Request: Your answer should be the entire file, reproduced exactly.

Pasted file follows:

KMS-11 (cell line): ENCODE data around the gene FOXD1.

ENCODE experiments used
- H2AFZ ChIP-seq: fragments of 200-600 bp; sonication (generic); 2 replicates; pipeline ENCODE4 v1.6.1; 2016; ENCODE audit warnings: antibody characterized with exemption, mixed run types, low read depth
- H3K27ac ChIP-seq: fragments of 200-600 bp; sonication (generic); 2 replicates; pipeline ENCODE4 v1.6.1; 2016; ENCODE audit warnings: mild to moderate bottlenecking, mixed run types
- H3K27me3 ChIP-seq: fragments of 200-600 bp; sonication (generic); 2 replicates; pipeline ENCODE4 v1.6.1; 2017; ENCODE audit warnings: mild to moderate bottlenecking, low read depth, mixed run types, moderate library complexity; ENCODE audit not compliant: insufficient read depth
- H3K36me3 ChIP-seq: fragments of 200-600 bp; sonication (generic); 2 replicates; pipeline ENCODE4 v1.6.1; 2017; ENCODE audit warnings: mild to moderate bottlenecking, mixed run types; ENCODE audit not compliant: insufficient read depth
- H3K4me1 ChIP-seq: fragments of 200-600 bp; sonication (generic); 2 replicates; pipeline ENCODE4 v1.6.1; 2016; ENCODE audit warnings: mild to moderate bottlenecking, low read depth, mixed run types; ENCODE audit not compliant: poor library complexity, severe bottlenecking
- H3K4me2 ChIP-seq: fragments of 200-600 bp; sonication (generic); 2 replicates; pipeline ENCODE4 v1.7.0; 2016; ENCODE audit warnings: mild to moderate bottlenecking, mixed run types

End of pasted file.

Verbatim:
KMS-11 (cell line): ENCODE data around the gene FOXD1.

ENCODE experiments used
- H2AFZ ChIP-seq: fragments of 200-600 bp; sonication (generic); 2 replicates; pipeline ENCODE4 v1.6.1; 2016; ENCODE audit warnings: antibody characterized with exemption, mixed run types, low read depth
- H3K27ac ChIP-seq: fragments of 200-600 bp; sonication (generic); 2 replicates; pipeline ENCODE4 v1.6.1; 2016; ENCODE audit warnings: mild to moderate bottlenecking, mixed run types
- H3K27me3 ChIP-seq: fragments of 200-600 bp; sonication (generic); 2 replicates; pipeline ENCODE4 v1.6.1; 2017; ENCODE audit warnings: mild to moderate bottlenecking, low read depth, mixed run types, moderate library complexity; ENCODE audit not compliant: insufficient read depth
- H3K36me3 ChIP-seq: fragments of 200-600 bp; sonication (generic); 2 replicates; pipeline ENCODE4 v1.6.1; 2017; ENCODE audit warnings: mild to moderate bottlenecking, mixed run types; ENCODE audit not compliant: insufficient read depth
- H3K4me1 ChIP-seq: fragments of 200-600 bp; sonication (generic); 2 replicates; pipeline ENCODE4 v1.6.1; 2016; ENCODE audit warnings: mild to moderate bottlenecking, low read depth, mixed run types; ENCODE audit not compliant: poor library complexity, severe bottlenecking
- H3K4me2 ChIP-seq: fragments of 200-600 bp; sonication (generic); 2 replicates; pipeline ENCODE4 v1.7.0; 2016; ENCODE audit warnings: mild to moderate bottlenecking, mixed run types